Sanchez has demonstrated this year that he is putting in the work and the results have been great. He’s just in a funk right now. It’s a long season. Sanchez missed a lot of time last year. The grind may be getting to him.
The Yankees have a big lead. They need Sanchez. The need him, especially, in August and September (and October). If I was the manager, I’d give him a few days off – right now. Let him rest a bit and recover. The Yankees should be able to win with Austin Romine catching three out of every four games (or so) for the next week or two.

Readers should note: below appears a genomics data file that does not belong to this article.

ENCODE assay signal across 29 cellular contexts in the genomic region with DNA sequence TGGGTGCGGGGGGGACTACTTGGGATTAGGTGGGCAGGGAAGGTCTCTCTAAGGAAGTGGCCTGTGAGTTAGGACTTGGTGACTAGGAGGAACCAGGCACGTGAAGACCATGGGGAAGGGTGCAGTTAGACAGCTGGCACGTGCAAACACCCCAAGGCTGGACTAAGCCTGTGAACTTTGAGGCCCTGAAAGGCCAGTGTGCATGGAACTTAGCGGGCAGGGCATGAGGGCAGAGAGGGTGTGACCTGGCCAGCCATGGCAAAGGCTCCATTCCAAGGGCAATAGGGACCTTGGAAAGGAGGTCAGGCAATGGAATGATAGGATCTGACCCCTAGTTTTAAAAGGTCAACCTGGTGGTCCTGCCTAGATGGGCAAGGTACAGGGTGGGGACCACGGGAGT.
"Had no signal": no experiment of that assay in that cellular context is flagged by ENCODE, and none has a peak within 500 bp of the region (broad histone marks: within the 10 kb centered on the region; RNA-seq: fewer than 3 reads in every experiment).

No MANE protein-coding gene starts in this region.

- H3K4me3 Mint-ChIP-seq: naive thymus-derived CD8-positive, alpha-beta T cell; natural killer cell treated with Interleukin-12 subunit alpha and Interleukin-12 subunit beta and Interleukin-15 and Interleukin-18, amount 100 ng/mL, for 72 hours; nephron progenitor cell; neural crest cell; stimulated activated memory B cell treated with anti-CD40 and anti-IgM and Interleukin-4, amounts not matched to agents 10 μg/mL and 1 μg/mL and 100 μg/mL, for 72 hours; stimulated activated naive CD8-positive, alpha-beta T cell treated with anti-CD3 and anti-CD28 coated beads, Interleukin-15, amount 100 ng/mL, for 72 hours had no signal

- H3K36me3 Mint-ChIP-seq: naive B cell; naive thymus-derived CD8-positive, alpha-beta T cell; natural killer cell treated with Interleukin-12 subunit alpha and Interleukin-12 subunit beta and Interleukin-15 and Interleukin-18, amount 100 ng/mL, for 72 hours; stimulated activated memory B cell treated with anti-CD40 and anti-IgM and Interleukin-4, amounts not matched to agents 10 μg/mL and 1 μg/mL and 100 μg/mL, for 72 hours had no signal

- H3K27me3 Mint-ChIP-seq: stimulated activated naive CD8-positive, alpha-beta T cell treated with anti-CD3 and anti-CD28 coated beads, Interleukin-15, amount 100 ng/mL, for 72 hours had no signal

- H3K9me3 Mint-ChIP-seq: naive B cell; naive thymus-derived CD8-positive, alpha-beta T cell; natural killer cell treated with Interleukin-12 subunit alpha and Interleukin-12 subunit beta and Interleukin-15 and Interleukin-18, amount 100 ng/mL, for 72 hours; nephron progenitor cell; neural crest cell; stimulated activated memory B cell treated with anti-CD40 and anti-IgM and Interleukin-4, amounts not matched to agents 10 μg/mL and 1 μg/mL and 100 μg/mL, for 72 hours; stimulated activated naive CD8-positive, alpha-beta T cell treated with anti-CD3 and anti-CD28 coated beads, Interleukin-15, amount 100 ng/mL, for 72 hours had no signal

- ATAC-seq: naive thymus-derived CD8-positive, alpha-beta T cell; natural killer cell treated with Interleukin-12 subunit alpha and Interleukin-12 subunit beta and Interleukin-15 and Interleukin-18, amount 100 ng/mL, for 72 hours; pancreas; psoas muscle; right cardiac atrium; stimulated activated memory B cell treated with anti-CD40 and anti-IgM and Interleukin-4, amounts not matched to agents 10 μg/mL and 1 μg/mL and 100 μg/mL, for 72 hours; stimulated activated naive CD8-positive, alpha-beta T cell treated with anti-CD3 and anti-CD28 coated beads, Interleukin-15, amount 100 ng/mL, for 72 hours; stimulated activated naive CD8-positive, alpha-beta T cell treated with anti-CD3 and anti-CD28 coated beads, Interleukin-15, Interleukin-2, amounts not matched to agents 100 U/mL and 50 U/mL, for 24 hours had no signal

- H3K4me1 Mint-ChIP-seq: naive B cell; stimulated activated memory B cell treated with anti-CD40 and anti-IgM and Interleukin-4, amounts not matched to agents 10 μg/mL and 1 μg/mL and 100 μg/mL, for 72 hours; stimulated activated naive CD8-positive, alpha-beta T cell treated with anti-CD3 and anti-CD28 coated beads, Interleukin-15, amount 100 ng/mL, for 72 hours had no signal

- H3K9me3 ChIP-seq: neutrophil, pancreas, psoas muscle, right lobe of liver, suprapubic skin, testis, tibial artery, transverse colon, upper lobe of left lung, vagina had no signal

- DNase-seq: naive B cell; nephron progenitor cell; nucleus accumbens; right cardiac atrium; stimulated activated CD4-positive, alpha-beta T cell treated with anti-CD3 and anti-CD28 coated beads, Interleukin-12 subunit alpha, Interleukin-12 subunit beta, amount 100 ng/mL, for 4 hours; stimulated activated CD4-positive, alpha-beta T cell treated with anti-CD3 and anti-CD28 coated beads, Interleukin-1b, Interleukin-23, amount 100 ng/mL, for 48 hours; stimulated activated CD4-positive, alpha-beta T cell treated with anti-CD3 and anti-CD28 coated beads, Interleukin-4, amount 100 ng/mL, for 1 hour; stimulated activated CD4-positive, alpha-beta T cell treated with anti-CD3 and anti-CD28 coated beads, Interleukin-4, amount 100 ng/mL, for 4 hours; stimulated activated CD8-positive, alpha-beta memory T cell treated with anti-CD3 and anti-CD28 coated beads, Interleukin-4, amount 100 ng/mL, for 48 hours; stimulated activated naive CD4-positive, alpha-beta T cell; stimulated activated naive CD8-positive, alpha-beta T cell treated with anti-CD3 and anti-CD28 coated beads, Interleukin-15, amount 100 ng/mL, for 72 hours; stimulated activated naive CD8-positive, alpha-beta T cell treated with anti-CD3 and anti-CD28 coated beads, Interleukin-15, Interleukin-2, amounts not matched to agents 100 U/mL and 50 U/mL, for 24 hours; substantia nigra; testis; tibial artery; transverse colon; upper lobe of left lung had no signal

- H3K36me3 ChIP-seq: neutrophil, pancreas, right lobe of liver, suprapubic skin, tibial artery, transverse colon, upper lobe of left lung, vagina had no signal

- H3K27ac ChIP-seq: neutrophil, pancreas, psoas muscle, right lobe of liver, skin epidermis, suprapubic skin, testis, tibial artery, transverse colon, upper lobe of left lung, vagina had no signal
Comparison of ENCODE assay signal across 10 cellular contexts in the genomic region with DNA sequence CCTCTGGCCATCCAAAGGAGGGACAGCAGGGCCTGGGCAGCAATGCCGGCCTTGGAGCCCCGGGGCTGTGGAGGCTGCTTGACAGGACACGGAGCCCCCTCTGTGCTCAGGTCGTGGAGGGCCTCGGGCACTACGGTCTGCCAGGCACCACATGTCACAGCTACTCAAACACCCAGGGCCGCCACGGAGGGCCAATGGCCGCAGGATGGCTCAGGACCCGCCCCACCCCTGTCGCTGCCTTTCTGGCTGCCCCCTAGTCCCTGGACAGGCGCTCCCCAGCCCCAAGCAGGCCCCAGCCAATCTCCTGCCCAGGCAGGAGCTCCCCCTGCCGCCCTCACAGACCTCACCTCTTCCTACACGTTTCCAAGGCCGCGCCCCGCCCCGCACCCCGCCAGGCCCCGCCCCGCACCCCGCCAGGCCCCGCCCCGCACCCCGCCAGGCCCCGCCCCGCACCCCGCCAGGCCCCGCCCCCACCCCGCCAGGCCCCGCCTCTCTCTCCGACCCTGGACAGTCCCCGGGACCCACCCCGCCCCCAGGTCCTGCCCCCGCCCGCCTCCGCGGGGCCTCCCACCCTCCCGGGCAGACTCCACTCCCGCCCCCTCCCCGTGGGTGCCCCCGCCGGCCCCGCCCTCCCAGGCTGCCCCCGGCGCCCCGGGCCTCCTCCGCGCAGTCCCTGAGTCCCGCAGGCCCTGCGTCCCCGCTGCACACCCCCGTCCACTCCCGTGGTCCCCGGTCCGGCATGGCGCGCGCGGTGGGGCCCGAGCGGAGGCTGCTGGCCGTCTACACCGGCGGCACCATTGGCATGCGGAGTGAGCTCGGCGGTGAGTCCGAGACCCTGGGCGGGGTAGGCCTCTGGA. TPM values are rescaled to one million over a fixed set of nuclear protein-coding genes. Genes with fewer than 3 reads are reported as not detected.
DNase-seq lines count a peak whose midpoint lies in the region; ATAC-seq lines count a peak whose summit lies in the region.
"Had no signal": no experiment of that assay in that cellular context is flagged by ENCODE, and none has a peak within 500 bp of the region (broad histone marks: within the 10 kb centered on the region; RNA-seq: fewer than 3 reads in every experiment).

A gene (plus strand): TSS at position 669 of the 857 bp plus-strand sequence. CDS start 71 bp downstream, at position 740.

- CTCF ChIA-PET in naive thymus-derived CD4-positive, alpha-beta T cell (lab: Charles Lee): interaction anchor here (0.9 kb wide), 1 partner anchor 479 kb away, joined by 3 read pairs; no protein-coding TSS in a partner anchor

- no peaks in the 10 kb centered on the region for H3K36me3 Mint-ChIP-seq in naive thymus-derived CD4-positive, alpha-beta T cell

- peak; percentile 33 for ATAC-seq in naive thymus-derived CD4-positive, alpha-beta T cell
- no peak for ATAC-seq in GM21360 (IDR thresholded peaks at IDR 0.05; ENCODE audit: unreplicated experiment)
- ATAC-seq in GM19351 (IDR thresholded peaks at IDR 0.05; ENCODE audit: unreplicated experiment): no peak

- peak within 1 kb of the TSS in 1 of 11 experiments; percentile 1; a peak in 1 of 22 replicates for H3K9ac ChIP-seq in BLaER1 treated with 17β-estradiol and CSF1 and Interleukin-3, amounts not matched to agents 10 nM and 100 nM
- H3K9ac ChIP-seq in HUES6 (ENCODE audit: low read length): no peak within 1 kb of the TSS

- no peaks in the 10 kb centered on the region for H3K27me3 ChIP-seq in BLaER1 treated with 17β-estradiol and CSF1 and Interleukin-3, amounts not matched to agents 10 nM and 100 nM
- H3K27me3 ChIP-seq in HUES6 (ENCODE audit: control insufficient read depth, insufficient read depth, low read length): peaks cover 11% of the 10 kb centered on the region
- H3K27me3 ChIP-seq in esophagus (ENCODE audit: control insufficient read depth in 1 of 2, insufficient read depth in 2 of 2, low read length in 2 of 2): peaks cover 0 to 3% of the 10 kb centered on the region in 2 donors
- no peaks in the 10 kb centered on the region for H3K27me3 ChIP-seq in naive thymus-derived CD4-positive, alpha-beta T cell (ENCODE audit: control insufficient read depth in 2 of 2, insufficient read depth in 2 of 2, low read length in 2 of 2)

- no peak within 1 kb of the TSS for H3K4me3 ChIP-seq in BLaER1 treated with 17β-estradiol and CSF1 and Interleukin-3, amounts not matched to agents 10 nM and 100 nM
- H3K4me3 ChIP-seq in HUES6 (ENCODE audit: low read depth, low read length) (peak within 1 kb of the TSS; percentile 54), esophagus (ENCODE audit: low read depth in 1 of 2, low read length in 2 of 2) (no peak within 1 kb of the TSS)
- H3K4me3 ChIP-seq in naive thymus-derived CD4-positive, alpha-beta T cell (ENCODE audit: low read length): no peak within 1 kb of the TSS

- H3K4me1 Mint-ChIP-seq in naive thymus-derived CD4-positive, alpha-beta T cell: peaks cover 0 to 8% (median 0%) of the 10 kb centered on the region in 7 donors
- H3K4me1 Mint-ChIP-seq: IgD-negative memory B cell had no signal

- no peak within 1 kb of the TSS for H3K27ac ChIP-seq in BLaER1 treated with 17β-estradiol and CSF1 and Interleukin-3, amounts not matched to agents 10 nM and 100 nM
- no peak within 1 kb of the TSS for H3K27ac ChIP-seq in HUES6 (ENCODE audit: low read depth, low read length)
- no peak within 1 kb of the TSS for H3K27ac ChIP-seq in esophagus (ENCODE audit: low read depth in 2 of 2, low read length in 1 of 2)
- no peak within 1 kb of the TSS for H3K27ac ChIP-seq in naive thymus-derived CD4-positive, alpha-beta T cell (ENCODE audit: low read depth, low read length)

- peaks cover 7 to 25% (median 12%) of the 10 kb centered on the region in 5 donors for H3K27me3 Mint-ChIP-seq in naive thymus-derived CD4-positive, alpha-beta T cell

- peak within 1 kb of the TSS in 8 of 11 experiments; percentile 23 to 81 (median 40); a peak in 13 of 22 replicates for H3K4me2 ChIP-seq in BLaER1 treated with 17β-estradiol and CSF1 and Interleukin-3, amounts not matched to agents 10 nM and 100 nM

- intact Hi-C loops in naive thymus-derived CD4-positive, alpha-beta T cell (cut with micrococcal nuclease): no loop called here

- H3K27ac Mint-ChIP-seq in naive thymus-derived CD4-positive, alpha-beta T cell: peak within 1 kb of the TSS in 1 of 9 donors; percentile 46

Give Gary a break. Let him recover a bit – and then the rest of the league will have to watch out when a rested Gary Sanchez returns to his day-to-day catching.
Triple Play – Boy, was that a game changer last night. Talk about taking the wind out of one’s sails. It happens. It’s part of the game. But, oh, man… that wasn’t fun. Hope, anticipation…a big inning looming – an easy game… a victory assured!!! And then, one, two, three…the inning was over. Bummer.
Tonight – The Yankees are back at it tonight, it’s the best part of the sport. The Yankees are our daily companion all summer long.
Let’s go Yankees!